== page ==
1. Have a Plan For Repayment
Before you take up any home equity loan, make sure that you can afford the monthly repayments.
Note that bridge loans can be flexible. Some banks or lenders may require payment at the end of the bridge loan instead of monthly repayments. This means you’ll have to pay for the bridge loan principal amount and all the accumulated interest when your existing property is sold.
2. Determine Where You’re Going To Use the Loan Amount
It is important to know exactly how you’re going to use the borrowed money. Additionally, plan a steady cash flow to pay off the monthly repayments. For instance, if you’re going to use the bridge loan for the down payment, make sure to use the sales proceeds of your old home to pay off the loan.
3. Decide On a Loan Amount
Bridge loans from banks generally finance up to 25% of your new property’s purchase price. A licensed money lender in Singapore, on the other hand, can provide you up to 6x your monthly salary.
If you want more options throughout the draw period, then you can consider HELOC since funds are available on an ongoing basis. This means you have a credit limit – similar to a credit card. Additionally, you’ll only be charged interest on the amount you have withdrawn.
4. Compare Interest Rates
Short-term financing is notorious for being expensive loans. Bridging loans, for instance, have an interest rate ranging between 5% to 6% p.a. So compare different bridging loan packages to find the lowest interest rate that will suit your needs and repayment capacity.
Depending on the bridge loan lender, you can start with the interest payments first and then pay off the bridge loan once you’ve received your sales proceeds on the old property.
5. Loan Tenure
Aside from high interest rates, short-term loans also have shorter loan tenure – typically less than 12 months. With bridging loans, you generally have up to 6 months to repay the loan.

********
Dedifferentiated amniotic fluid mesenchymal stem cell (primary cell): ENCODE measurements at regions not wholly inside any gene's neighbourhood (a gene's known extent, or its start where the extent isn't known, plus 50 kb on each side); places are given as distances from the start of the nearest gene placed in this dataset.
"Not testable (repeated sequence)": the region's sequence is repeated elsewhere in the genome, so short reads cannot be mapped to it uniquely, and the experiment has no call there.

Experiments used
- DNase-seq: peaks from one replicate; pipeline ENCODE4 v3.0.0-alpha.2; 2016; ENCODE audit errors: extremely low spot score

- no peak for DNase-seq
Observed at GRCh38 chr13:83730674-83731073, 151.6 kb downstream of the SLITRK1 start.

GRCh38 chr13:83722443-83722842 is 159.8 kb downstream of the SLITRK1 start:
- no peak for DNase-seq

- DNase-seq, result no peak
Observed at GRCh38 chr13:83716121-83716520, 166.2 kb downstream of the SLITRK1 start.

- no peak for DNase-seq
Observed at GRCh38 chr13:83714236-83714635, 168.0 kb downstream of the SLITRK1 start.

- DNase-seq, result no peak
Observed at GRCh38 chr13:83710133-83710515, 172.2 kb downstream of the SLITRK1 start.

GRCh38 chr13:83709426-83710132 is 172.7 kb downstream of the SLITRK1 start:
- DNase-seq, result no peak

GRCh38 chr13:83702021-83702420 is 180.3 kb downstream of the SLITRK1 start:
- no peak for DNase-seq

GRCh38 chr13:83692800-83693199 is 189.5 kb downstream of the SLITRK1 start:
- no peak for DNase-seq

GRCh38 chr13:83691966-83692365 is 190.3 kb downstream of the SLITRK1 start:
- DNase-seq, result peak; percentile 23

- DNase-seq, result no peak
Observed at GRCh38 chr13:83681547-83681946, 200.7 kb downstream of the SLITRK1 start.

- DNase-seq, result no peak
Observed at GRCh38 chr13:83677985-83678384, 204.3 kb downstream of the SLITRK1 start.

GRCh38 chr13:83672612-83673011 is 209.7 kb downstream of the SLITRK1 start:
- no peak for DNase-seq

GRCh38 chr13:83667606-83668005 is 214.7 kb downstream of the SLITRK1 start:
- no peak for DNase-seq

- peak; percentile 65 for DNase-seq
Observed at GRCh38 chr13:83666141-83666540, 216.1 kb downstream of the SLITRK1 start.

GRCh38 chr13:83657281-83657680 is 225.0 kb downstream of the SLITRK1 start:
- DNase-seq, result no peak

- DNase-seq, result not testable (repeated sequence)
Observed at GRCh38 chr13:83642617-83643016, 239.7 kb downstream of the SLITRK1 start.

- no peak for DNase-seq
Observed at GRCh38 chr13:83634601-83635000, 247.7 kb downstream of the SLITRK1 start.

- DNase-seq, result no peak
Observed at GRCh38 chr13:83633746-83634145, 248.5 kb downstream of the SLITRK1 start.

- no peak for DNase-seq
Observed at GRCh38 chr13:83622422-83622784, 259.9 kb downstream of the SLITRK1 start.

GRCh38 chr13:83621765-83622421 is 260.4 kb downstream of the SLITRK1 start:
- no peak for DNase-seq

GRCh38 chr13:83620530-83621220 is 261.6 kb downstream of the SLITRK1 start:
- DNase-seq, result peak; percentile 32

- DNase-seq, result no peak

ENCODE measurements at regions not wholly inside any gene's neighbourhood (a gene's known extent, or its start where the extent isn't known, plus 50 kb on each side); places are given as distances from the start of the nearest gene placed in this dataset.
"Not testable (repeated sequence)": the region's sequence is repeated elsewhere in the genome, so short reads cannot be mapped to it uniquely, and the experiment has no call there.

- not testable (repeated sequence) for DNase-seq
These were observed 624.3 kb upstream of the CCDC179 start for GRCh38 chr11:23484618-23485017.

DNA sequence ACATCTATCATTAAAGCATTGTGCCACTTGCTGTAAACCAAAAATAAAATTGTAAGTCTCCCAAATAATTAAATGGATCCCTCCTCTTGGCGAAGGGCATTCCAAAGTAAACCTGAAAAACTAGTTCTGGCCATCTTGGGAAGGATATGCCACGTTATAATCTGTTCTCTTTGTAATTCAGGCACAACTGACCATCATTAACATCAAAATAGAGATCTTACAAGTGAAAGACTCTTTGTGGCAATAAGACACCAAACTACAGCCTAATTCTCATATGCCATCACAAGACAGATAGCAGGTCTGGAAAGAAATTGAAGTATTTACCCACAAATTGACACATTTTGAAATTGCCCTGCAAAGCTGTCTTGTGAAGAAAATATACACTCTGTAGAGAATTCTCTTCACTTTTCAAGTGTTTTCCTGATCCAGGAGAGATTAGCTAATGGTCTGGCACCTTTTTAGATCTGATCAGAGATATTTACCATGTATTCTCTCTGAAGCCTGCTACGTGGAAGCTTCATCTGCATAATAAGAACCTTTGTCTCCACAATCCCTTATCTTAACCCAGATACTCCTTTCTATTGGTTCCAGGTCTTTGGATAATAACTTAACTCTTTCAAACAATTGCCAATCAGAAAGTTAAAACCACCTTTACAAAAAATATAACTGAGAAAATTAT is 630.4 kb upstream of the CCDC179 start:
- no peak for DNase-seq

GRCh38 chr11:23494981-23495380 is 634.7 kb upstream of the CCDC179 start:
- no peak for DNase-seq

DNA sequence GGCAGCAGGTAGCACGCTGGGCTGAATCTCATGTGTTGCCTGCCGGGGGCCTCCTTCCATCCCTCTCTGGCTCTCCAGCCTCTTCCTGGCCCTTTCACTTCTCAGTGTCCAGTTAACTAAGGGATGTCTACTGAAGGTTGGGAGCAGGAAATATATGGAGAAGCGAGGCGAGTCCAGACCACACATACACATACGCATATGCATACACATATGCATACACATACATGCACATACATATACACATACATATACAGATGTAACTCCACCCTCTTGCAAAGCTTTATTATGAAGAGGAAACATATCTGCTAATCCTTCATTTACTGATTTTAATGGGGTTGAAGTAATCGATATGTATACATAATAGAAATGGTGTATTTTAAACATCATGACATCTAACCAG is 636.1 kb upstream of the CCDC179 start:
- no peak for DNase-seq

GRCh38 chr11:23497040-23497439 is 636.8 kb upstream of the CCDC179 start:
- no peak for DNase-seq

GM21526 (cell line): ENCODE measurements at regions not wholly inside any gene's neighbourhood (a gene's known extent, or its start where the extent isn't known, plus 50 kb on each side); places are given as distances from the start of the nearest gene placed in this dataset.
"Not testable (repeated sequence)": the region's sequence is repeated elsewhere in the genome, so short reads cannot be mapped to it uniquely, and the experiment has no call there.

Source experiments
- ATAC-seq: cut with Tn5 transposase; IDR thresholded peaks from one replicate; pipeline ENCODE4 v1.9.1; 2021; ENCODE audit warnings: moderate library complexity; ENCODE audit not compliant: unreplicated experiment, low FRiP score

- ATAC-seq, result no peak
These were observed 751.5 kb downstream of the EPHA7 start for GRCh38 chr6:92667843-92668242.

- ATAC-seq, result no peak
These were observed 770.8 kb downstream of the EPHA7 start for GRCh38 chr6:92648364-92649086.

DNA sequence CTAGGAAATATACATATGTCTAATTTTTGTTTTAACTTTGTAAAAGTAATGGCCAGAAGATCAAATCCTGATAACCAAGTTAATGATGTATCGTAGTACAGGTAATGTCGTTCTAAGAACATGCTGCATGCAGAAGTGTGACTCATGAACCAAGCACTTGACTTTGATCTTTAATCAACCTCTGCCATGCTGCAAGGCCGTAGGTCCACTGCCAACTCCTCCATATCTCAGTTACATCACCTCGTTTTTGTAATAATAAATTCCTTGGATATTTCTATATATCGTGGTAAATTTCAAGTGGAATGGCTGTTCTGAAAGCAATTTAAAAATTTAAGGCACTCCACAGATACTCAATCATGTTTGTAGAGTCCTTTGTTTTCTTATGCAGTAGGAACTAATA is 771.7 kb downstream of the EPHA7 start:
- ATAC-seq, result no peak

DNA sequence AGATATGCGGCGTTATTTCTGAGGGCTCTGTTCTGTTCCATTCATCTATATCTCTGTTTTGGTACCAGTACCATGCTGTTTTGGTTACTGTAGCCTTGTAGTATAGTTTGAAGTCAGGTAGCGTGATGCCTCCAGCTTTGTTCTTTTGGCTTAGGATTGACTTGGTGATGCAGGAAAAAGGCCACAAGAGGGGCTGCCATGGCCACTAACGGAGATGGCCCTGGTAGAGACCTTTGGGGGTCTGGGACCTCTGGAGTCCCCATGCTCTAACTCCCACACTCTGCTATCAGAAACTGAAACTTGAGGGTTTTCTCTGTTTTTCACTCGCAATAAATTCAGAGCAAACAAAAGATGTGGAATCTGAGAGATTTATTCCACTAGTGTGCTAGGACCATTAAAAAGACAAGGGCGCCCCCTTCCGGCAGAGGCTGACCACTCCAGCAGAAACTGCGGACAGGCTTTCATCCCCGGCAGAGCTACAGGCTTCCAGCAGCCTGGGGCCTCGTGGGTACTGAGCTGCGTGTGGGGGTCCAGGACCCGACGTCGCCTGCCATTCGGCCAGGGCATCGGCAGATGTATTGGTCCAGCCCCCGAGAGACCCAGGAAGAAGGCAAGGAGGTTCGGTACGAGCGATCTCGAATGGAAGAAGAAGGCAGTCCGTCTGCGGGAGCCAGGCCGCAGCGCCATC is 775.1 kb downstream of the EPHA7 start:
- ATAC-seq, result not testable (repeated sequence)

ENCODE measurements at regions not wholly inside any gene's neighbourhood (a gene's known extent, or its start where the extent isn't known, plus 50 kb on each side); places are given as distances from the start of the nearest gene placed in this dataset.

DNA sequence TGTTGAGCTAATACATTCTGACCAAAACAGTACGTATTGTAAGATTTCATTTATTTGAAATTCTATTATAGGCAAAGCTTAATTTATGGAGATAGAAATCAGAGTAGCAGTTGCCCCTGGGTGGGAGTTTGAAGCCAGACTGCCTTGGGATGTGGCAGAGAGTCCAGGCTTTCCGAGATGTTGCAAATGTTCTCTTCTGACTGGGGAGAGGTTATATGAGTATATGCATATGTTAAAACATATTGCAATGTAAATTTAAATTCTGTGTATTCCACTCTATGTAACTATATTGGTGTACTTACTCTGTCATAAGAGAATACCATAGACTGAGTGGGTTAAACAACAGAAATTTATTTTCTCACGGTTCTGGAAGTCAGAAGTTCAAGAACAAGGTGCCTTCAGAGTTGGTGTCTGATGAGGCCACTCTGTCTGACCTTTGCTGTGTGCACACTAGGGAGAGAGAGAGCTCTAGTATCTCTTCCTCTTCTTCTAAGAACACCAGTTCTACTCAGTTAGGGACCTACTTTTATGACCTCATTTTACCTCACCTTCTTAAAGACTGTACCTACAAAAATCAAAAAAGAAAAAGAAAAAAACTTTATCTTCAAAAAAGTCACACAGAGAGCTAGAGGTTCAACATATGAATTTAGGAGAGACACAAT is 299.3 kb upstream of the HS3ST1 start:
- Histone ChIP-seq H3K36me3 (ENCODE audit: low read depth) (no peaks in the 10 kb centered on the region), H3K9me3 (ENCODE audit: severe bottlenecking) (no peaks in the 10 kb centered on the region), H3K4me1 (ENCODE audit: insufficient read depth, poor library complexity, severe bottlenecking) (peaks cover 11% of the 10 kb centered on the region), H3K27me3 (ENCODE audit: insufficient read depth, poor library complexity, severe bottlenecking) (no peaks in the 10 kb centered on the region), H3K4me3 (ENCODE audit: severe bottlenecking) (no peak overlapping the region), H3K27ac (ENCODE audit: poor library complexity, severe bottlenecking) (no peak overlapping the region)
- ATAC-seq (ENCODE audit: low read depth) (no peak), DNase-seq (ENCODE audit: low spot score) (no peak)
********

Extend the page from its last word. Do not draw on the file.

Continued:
How To Apply
The requirements may vary depending on the bank or financial institution you’re borrowing from. Here are some of the basic requirements:
- Between 21 to 65 years old
- Singapore Citizens, Permanent Residents, and Foreigners
- Buying another flat from the HDB resale market or directly from the HDB
- All owners of the flat sold must be the borrower
- Option to Purchase (OTP) document
- CPF withdrawal statements
- Outstanding bank loan statements
How To Apply For Bridging Loans From Money Lenders
- At least 18 years old
- Must exercise the Option to Purchase (OTP)
- Minimum Income:
- Singaporeans or Permanent Residents: S$1,500
- Foreigners: S$2,000
- A copy of your NRIC
- Copy of the OTP
- Proof of income and employment
- Proof of residence
- SingPass to log in to CPF, IRAS, and HDB websites
Choosing between taking up a bridge loan or a HELOC depends on your personal preferences and your ability to repay the loan. If you’re looking for a large lump sum of money to pay the home down payment, you may want to consider a bridge loan.
- Bridge loans and home equity lines of credit (HELOCs) are similar in that they are both short-term financing that uses your property’s equity for approval.
- A bridge loan is typically used during the process of purchasing a new home while selling your current home.
- A HELOC, on the other hand, can have different uses, such as for home renovation, paying off your mortgage, or paying back medical debt.
Want to find the best loan package for your needs? Request up to three loan quotes at Loan Advisor today to find the lowest interest rates from top licensed money lenders in Singapore. A one-stop loan comparison platform, Loan Advisor offers free, unbiased, up-to-date information to help you make a smart financial decision.